“Sun, Moon, and Stars; A. B. C.; 1, 2, 3; I, you, we.
These images form a cosmos, a trilogy, a tryptich. We gaze at them. They are separate but interdependent. They call each other and interlock; they fade, shine, dazzle, and glow as the imagination takes over. They are images of the working of a system, of a poetic. ….How can we turn life into a story?”
-Kevin Power, from “The Sun, the Moon, and the Stars”, 1993
The three-part installation “The Sun, the Moon, and The Stars” (1990) is one of James Lee Byars's most ambitious sculptural works.
The work was first exhibited at Kunstverein Stuttgart in 1993. Byars was particularly drawn to the museum, as its large gallery space could accommodate a work of this magnitude. Due to their size (“The Sun” alone has a diameter of 86 feet / 26 meters), the three parts were shown individually and changed over the course of the exhibition. The exhibition ran from 27 June to 1 August. Since then, some elements have been exhibited separately: “The Star Man” is currently on view at Michael Werner Gallery, London.
Throughout his oeuvre, Byars sought spiritual and physical perfection. He regarded the sphere to be one of the purest forms and this affinity was manifested in a large body of work related to celestial bodies. Moons, the planet Venus (or “Eros” in the Greek), and stars appear in numerous sculptures and works on paper by the artist, searching for a connection between the physical world and the heavens. As art historian Kevin Power explains: “The cosmos is in itself an image of the evolution of life-forms. The planets are influences. We have only to think of how interdependent these orbits and gravities are with our own terrestrial order in the solar system.” While many artists use form to bring forward an idea, Byars does the opposite, taking an idea and giving it form. Together, “The Sun, The Moon, and the Stars” serves as a framework for the viewer’s imagination: the idea of a more perfect cosmos.
Above: viewers observe "The Star Man" at an opening reception for the installation. Kunstverein Stuttgart, 1993.
Every element in “The Sun, the Moon, and the Stars” is made from marble from the Greek island Thassos; Byars would visit Thassos in person to source the stones for his sculptures. While the artist was interested in both the perfections and imperfections of various marbles, marble from Thassos became a favorite material because of its near-perfect whiteness and simultaneously dense and ethereal presence.
“The Sun” is composed of 360 triangular parts, arranged to form a complete circle; every stone of the sculpture’s circumference radiates outward. With a diameter of 86 feet (26.2 meters), this is the artist’s largest work. “The Moon” is a single marble figure: a flattened disc spanning a diameter of nearly five feet (150 cm).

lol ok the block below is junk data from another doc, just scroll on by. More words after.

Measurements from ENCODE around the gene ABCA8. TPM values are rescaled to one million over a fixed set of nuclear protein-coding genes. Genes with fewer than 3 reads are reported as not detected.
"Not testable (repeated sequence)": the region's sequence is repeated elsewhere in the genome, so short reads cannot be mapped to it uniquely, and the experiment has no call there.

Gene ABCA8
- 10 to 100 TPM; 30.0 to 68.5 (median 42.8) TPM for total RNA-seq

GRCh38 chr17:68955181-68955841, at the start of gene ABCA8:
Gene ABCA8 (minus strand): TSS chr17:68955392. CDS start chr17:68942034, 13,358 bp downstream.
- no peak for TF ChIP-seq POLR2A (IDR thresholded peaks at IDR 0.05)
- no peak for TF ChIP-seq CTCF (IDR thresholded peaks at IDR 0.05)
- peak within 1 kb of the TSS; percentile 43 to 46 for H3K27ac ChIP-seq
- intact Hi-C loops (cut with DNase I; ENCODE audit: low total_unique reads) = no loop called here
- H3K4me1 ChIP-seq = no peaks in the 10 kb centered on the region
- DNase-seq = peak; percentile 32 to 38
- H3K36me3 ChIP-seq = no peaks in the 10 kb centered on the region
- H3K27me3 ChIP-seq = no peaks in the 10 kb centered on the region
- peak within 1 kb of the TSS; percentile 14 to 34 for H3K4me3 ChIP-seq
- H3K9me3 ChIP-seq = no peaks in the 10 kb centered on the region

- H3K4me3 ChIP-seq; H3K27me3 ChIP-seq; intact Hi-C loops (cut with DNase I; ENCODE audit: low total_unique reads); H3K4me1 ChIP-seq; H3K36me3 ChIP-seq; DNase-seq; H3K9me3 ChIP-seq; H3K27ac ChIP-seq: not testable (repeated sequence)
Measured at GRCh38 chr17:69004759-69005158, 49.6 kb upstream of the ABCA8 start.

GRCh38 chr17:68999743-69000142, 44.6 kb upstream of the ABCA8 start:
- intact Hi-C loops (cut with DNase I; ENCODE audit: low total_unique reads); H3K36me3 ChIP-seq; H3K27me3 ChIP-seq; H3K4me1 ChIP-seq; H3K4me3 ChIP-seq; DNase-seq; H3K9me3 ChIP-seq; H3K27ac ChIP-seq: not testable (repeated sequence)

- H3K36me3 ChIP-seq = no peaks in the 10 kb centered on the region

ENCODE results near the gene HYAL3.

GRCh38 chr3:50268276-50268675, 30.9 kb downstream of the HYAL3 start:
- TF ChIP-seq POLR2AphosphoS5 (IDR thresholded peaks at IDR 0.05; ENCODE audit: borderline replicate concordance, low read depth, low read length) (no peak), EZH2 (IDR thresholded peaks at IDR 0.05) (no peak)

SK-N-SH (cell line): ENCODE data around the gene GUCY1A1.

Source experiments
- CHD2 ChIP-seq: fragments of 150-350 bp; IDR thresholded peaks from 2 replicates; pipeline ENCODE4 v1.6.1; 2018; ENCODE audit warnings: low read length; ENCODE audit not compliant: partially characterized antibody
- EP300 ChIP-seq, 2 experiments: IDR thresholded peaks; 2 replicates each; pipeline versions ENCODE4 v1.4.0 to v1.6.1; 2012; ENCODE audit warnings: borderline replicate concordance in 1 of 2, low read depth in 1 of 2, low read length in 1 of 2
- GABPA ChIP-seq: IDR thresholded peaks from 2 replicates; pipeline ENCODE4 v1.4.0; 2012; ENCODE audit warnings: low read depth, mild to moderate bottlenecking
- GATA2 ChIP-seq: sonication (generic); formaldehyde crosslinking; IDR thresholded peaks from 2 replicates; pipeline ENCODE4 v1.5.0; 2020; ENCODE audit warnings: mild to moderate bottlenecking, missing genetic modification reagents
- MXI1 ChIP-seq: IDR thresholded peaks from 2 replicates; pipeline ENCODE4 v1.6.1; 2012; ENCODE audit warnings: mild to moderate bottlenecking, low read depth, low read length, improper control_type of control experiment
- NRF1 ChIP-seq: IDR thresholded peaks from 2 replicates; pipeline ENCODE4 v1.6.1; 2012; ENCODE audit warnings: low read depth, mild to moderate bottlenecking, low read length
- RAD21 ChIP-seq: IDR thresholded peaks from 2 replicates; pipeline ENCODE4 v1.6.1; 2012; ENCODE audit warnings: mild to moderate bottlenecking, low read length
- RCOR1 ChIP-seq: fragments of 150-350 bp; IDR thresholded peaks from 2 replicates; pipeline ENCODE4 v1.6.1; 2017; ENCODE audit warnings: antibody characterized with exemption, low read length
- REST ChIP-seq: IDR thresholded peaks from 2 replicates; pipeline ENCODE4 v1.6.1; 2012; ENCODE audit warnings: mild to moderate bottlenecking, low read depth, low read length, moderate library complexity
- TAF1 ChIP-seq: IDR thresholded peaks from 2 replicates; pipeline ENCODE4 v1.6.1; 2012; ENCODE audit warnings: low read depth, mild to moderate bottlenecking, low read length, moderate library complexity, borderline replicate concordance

“The Star Man” is composed of 100 star-shaped marble sculptures, aligned in five rays expanding from a center point. This arrangement is central to the artist’s concept of Five Points Make a Man, which is based on Leonardo da Vinci’s The Vitruvian Man, a drawing that outlines the perfect proportions of the human body. As da Vinci looked to Vitrvius’s writing, Byars looked to da Vinci to develop this conceptual motif. Five Points Make a Man is rooted in the idea that any human figure could be reduced to five points, such as the points in the shape of a star: one for the head, two for the arms, and two for the legs. This concept is explored throughout the artist’s oeuvre in performance, drawing and sculpture.
James Lee Byars was born in Detroit in 1932 and died in Cairo in 1997. He has been the subject of numerous museum exhibitions worldwide, including The Palace of Good Luck, Castello di Rivoli / Museo d’Arte Contemporanea, Turin (1989); The Perfect Moment, IVAM Centre del Carme, Valencia (1994); The Palace of Perfect, Fundaçao de Serralves, Porto (1997); Life Love and Death, Schirn Kunsthalle and Musée d’Art Moderne et Contemporain de Strasbourg (2004); The Perfect Silence, Whitney Museum of American Art (2005); ½ an Autobiography, MoMA PS1, New York and Museo Jumex, Mexico City (2013-2014); The Golden Tower, Campo San Vio, Venice (2017); and The Perfect Kiss, Museum of Contemporary Art, Antwerp (2018). The Perfect Moment, the artist’s first museum retrospective in Asia, closed this month at the Red Brick Art Museum in Beijing.
Archival imagery by Reinhard Truckenmüller, courtesy Kunstverein Stuttgart.